Swati Avasthi has a BA from The University of Chicago and an MFA from the University of Minnesota. Her debut novel, Split, received the 2011 International Reading Association’s Young Adult Book Award, the Cybils young adult award, a Silver Parents’ Choice Award, and has been nominated for twelve state book awards. Her second novel, Chasing Shadows, is due out from Knopf in Spring 2013. She teaches at Anoka-Ramsey Community College and Hamline University. She lives with her two kids, two dogs, and one husband (though he’s worth two). Visit her at www.swatiavasthi.com.
Tell us about your relationship to your art.
I wanted to be a writer from the time I was 5 -16, but then practicality set in and I didn't think I could make money as an artist so I started in on other fields. When I left law school to raise my son, I knew that, since I wasn't making any money anyway, that was time to take my shot at writing. I started writing a novel while my son slept, usually from 9 PM to 1 AM every night. It was a poor schedule, but it was a quiet time where I could have a metaphorical room of my own with a closed door.
What's a project (yours or another's) that has been exciting you lately?
I'm excited to finish my second novel, at long last, Chasing Shadows. It has been an interesting project for me because it is part prose and part graphic novel, so I've had to learn a whole new genre to write this one. It has been a fascinating challenge to think of how the image interacts with the text, how the visual is often a more memorable medium while language is a more of a blend of auditory and imagination-provoking medium. I hope it all comes together in a way that is really satisfying for the reader.
Tell us a little of your motherhood journey.
I'd say the entry to motherhood was all-consuming for me and then gradually as my children needed my physical presence less and as I became more proficient in parenting, I was able to integrate other interests and career options into my life. Now, I think of it like braiding together strands of my life: one part writing, one part home life, one part teaching.
What are some crucial elements of your process? How has that changed since having children?
The process hasn't changed since having children (since it was only having my children that allowed my process to develop.) However, I will say that no matter what I seem to need blocks of time -- at least 1.5 hours to get anything productive done. Ideally, I like to have 3 hours at a time, so I often write at night or when my kids are in school. I need to listen to music and I prefer to work outside of the house a coffee shop so I don't/can't get distracted by chores.
What are some of the ways your family and your art interact?
In a way they are very related: I'm not sure I would have started writing for young adults unless I had a child of my own. In a literal sense that it is true because I started reading YA as an adult only because I was in a children's book store and dying to read a book, so I started Speak by Laurie Halse Anderson and got hooked on the genre. But, also in an artistic sense, I think I wasn't ready to write about children until I had my own. I had to be able to look at childhood from both perspectives to write about it. In the deepest sense, being a mother has fundamentally and irrevocably altered my perception of the world and that, of course, shapes my work.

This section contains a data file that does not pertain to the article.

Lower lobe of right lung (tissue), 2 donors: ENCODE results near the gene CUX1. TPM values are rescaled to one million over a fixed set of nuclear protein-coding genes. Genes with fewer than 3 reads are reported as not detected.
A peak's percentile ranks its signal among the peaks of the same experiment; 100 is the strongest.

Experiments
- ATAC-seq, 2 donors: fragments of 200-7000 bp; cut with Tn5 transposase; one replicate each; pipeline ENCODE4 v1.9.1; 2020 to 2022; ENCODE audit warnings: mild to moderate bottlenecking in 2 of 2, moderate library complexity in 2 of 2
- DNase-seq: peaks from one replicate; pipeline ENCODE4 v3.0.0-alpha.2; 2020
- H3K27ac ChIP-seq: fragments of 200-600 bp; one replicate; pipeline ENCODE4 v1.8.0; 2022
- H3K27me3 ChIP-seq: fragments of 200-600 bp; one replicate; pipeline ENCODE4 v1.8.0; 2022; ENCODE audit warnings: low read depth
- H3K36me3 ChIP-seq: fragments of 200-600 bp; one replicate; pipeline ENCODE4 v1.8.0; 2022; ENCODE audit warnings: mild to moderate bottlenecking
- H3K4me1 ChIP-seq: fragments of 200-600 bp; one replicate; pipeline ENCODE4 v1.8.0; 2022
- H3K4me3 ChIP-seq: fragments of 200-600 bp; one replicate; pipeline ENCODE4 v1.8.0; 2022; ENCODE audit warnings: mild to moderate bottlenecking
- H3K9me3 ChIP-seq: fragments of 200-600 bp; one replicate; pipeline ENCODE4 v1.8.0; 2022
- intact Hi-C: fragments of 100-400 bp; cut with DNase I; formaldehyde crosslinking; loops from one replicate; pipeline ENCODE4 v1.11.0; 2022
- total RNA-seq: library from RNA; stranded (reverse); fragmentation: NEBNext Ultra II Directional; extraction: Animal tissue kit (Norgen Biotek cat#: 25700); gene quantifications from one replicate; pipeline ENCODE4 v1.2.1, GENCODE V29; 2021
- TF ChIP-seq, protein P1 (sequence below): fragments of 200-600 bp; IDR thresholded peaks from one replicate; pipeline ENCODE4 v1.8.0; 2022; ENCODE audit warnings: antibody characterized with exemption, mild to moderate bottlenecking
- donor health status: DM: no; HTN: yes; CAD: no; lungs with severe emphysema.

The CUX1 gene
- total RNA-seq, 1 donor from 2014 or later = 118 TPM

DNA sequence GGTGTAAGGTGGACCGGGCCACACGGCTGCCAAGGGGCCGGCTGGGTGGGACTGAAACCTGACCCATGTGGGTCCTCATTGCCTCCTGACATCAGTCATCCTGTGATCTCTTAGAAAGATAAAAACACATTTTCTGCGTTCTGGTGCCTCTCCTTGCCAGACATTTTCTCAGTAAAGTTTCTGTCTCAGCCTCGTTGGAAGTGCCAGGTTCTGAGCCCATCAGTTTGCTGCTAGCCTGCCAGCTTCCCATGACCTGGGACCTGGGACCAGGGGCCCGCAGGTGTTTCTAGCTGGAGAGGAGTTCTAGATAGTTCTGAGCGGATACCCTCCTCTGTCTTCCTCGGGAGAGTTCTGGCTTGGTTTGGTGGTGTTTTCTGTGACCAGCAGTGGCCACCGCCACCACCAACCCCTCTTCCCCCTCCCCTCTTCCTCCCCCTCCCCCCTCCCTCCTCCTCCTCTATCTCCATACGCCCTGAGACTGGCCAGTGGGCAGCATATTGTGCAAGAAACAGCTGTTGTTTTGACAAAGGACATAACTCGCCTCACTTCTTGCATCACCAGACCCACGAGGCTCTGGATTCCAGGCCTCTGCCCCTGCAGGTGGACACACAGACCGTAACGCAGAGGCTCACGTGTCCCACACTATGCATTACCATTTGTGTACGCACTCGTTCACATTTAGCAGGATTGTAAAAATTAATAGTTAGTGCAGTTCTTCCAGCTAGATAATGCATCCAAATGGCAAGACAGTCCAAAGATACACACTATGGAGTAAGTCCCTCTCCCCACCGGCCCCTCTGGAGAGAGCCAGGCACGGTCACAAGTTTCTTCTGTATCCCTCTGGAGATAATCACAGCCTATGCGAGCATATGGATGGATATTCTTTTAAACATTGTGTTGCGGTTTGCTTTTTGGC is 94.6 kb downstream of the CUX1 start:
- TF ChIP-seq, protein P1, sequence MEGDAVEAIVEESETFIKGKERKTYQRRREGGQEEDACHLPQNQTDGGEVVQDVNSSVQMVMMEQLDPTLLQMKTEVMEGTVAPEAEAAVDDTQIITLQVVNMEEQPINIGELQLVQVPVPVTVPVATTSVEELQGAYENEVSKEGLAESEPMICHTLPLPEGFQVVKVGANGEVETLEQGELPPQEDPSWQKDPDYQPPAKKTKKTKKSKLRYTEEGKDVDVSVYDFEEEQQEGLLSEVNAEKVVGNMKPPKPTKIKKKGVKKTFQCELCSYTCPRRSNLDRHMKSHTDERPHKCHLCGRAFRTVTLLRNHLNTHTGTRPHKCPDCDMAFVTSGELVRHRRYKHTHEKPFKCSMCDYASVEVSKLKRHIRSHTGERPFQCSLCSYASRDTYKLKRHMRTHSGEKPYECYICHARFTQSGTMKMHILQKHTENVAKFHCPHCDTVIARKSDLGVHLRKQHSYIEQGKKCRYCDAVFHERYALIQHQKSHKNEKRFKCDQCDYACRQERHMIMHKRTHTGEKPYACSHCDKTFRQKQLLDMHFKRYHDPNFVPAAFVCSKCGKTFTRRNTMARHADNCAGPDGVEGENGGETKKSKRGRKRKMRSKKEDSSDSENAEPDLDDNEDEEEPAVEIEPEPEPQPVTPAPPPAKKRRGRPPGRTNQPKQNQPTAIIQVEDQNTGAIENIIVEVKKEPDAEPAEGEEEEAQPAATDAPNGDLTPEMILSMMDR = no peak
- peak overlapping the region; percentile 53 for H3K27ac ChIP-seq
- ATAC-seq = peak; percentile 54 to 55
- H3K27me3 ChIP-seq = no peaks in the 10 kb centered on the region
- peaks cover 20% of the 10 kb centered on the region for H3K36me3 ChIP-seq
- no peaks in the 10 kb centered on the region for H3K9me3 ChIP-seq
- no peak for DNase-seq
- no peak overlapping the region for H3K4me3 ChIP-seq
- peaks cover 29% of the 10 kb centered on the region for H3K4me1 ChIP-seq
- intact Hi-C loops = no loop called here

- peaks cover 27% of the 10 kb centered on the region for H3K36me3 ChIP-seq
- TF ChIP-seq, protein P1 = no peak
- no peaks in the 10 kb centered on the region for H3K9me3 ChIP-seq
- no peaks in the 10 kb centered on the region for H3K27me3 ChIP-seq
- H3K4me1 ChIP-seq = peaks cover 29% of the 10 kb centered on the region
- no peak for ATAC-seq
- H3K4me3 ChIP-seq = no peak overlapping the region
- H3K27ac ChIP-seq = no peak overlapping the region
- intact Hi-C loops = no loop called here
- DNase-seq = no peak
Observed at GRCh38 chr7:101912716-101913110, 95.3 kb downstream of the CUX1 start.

I think my children enjoy having a mother who is an author because they are avid readers and are creative people. So they are always coming up with stories and writing them down. They also have a plethora of published authors who are "Mom's friends" and who are very kind to my kids and their artistic efforts.
Do you find your attitude towards your art might be different because of your parenting / has it changed since you became a parent?
I believe that my understanding of the world expanded greatly when I became a parent. That, of course, affects the depth of my storytelling. Being a parent forced me into the so many different roles -- loving caregiver, compassionate listener, enthusiastic cheerleader, demanding authority figure, faking being an expert on everything -- that I learned a lot about being in different positions of power and had to ritually see things from the child's point of view. It really helped me develop characters.
Are your children ever subjects in your art?
My daughter often wishes I would write a book about her, but I tell her no. My books tend to be about kids in serious trouble and I could never put my kids in trouble, not even in my imagination. She keeps trying to tell me I should write a different *kind* of book then and says that not every book is about trouble. I laugh since the first rule of writing is 'every story must have conflict.'
How does travel figure into your art? Do/did your children come along? How has that worked out?
I've traveled to promote Split, but I don't bring my children -- I'm not that brave.
What about promoting the arts with your own children--any fun projects to share?
The kids and I discuss stories all the time -- both their own and others -- but my favorite project is that we have a tradition of writing a Halloween poem before they eat their first candy. Often, we do something like an "Ode to a Reese's Peanut Butter Cup."
How do you escape?
Writing. Teaching is rewarding and enjoyable, but it is definitely a job. Writing is a passion.
What advice do you have for expectant mothers in your field?
A friend once reminded me that "balance" is a verb. Find your own balance and remember there is no "right way". (Particularly useful for when you are being told that real writer write every day or real mothers can intuit their child's every wish).